- Separate reporting for each key employee: Provide individualized reporting for each key employee, detailing compensation from the organization and any related or unrelated entities.
- Be thorough and transparent: The IRS places a premium on transparency. Provide a detailed breakdown of each key employee’s compensation to foster trust and accountability.
Reporting Compensation from Related Organizations:
Definition of Related Organizations:
- Affiliated entities: Identify organizations that are considered related due to common control or other relationships outlined in the IRS guidelines.
- Joint ventures and subsidiaries: Include compensation from entities that share a significant relationship with the tax-exempt organization.
Accurate Allocation of Compensation:
- Ensure proper allocation: If a key employee receives compensation from related organizations, accurately allocate the amounts attributable to each entity.
- Clearly identify the source: Clearly indicate the related organization providing the compensation to avoid confusion.
Reporting Compensation from Unrelated Organizations:
Definition of Unrelated Organizations:
- Entities without a significant relationship: Include compensation from organizations that are not considered related to the tax-exempt entity.
- Independent contractors and external partners: Report compensation received from third-party entities with no formal affiliation.
Accurate Identification and Reporting:
- Clearly identify unrelated sources: Clearly specify the names and details of unrelated organizations providing compensation to key employees.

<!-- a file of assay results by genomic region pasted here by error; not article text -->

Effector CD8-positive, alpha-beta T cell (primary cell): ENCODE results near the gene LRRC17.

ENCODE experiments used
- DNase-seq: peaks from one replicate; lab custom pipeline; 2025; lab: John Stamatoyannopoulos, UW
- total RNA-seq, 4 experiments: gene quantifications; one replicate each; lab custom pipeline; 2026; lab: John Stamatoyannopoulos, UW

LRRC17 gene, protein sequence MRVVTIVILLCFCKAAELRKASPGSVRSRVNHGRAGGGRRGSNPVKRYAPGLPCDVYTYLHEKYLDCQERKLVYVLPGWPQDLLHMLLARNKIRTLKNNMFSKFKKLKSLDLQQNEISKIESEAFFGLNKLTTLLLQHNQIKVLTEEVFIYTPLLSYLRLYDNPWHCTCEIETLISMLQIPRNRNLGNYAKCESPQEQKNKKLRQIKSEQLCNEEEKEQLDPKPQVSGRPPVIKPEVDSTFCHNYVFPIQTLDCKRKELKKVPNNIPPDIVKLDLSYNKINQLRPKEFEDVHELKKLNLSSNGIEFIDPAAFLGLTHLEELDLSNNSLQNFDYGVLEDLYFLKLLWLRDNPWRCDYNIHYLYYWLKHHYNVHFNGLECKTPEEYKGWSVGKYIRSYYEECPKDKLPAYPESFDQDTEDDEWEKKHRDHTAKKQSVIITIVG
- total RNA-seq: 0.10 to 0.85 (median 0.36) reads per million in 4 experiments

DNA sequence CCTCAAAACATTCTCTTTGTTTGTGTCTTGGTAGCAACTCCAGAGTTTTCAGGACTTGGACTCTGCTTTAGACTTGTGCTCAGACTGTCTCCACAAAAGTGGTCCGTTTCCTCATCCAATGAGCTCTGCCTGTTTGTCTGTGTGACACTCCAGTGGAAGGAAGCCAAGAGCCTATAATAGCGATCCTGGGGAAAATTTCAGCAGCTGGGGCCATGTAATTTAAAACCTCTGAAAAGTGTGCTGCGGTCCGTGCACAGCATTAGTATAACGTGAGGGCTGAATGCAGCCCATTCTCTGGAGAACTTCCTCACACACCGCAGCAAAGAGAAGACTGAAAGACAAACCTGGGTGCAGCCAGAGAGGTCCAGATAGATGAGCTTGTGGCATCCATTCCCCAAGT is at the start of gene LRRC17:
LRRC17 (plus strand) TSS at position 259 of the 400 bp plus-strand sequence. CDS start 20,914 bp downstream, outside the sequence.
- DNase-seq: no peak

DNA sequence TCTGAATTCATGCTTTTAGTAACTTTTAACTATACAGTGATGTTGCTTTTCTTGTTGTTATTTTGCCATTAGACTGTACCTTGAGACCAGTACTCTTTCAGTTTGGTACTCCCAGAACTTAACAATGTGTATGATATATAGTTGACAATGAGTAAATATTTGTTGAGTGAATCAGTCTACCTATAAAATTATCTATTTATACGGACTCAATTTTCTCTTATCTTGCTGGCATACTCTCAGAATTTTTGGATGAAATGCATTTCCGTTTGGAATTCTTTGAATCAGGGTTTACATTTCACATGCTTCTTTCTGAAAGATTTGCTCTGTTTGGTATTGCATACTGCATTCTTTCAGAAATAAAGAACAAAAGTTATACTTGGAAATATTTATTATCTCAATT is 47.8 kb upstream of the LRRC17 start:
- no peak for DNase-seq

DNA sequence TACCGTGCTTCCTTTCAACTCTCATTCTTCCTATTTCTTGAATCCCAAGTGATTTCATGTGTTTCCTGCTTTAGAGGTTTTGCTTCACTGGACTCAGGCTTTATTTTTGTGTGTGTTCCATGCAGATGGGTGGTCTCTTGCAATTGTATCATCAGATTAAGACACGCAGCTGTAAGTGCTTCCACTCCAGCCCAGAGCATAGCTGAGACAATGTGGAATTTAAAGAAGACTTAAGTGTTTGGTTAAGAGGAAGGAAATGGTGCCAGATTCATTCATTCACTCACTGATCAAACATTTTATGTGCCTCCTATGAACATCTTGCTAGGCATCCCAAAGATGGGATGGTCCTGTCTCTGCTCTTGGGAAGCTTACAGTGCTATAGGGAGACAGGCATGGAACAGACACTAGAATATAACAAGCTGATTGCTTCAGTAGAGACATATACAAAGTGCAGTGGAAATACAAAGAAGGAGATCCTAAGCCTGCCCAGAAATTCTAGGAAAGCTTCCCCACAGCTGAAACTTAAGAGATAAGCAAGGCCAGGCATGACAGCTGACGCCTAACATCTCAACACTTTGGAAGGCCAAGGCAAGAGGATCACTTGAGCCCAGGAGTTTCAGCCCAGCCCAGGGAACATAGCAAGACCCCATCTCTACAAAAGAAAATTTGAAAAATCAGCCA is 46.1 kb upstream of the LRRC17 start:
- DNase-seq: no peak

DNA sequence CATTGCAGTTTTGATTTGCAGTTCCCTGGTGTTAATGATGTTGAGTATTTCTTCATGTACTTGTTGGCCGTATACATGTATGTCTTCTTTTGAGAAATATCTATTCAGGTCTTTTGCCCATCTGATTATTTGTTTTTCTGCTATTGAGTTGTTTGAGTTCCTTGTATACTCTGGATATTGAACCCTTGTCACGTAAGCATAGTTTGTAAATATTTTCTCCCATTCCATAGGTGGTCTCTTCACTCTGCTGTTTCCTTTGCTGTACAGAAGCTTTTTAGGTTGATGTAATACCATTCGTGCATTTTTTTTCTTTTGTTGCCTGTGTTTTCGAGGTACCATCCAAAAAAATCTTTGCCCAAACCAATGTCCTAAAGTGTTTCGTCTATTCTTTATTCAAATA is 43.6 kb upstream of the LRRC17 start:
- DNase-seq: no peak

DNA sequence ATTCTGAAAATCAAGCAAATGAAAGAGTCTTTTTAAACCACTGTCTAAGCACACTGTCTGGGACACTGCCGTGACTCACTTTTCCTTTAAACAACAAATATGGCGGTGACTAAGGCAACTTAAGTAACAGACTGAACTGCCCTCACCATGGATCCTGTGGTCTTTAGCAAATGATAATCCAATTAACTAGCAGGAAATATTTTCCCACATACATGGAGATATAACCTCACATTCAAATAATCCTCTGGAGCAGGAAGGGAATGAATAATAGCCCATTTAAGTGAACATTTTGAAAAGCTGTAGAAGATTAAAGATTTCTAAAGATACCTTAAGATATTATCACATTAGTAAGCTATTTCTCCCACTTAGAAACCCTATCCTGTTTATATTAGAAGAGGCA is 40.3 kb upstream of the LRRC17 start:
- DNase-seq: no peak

- Avoid errors in reporting: Carefully cross-verify information to ensure accurate reporting of compensation from unrelated entities.
Best Practices for Compliance:
Regularly Review and Update Policies:
- Implement a compensation review process: Regularly review compensation policies to ensure they align with IRS guidelines and organizational objectives.
- Stay informed about IRS updates: Keep abreast of any changes in IRS regulations pertaining to key employee compensation reporting.
Maintain Detailed Records:
- Retain thorough documentation: Maintain detailed records supporting reported compensation figures, including employment contracts, board resolutions, and other relevant documents.
- Establish a documentation system: Implement a system for efficiently storing and retrieving compensation-related documents to facilitate the reporting process.
Accurate and transparent reporting of key employee compensation on Form 990 is fundamental to the integrity of tax-exempt organizations. By understanding the criteria for key employees, the elements of compensation to report, and the specific reporting requirements, organizations can ensure compliance with IRS regulations. Adhering to best practices, regularly reviewing policies, and maintaining meticulous records will contribute to the overall success and credibility of the tax-exempt entity. Contact us today for help with you 990 filing.